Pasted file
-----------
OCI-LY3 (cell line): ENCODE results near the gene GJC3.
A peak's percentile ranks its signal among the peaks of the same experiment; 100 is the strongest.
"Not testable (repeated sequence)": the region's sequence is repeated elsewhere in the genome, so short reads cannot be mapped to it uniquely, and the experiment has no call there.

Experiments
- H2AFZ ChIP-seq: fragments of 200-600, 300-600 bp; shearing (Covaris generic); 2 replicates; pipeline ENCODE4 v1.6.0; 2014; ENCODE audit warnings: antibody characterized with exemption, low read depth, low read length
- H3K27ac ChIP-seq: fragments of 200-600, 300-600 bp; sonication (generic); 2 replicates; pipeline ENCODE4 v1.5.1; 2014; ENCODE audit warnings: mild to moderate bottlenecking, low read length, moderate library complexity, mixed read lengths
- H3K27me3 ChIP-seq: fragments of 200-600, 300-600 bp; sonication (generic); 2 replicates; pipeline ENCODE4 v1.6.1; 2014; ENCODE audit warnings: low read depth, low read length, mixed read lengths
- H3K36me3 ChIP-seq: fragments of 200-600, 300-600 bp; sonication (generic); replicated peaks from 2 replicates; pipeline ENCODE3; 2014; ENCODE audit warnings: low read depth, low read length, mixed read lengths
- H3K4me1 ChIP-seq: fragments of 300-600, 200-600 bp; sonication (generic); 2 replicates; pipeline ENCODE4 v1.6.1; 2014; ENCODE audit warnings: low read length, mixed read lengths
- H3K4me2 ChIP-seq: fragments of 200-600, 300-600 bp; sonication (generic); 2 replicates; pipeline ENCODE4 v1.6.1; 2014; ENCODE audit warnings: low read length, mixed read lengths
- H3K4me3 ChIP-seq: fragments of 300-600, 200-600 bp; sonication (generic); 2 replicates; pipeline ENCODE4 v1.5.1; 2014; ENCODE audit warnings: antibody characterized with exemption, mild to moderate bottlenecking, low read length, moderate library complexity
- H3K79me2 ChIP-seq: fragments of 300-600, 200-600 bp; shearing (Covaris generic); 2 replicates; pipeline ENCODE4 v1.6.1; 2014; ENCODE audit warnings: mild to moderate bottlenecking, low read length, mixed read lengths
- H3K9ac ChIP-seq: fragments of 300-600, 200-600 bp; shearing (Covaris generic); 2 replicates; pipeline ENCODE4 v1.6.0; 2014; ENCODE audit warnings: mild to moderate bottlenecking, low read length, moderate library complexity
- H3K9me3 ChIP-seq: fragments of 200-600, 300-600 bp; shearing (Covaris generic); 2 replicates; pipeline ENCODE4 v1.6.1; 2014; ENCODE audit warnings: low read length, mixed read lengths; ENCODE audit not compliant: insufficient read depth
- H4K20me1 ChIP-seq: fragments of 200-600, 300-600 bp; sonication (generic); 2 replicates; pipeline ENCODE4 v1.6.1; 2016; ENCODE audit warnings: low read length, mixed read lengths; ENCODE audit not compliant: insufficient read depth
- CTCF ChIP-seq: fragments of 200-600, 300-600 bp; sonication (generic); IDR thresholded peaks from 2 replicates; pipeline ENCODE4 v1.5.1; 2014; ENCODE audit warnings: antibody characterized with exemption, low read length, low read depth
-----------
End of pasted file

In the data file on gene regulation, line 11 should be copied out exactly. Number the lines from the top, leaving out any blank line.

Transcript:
- H3K4me3 ChIP-seq: fragments of 300-600, 200-600 bp; sonication (generic); 2 replicates; pipeline ENCODE4 v1.5.1; 2014; ENCODE audit warnings: antibody characterized with exemption, mild to moderate bottlenecking, low read length, moderate library complexity